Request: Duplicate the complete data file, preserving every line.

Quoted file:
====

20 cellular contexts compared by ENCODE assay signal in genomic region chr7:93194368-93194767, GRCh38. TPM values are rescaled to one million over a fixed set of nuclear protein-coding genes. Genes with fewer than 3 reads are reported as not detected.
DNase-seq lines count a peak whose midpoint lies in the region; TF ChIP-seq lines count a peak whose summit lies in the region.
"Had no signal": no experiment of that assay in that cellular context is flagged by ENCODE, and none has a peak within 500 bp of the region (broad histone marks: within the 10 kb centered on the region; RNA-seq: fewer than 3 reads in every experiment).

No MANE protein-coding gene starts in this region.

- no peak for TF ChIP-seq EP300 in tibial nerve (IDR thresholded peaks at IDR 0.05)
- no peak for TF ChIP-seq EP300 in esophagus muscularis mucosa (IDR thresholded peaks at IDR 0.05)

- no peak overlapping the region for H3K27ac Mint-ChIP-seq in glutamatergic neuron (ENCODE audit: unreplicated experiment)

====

20 cellular contexts compared by ENCODE assay signal in genomic region chr7:93194368-93194767, GRCh38. TPM values are rescaled to one million over a fixed set of nuclear protein-coding genes. Genes with fewer than 3 reads are reported as not detected.
DNase-seq lines count a peak whose midpoint lies in the region; TF ChIP-seq lines count a peak whose summit lies in the region.
"Had no signal": no experiment of that assay in that cellular context is flagged by ENCODE, and none has a peak within 500 bp of the region (broad histone marks: within the 10 kb centered on the region; RNA-seq: fewer than 3 reads in every experiment).

No MANE protein-coding gene starts in this region.

- no peak for TF ChIP-seq EP300 in tibial nerve (IDR thresholded peaks at IDR 0.05)
- no peak for TF ChIP-seq EP300 in esophagus muscularis mucosa (IDR thresholded peaks at IDR 0.05)

- no peak overlapping the region for H3K27ac Mint-ChIP-seq in glutamatergic neuron (ENCODE audit: unreplicated experiment)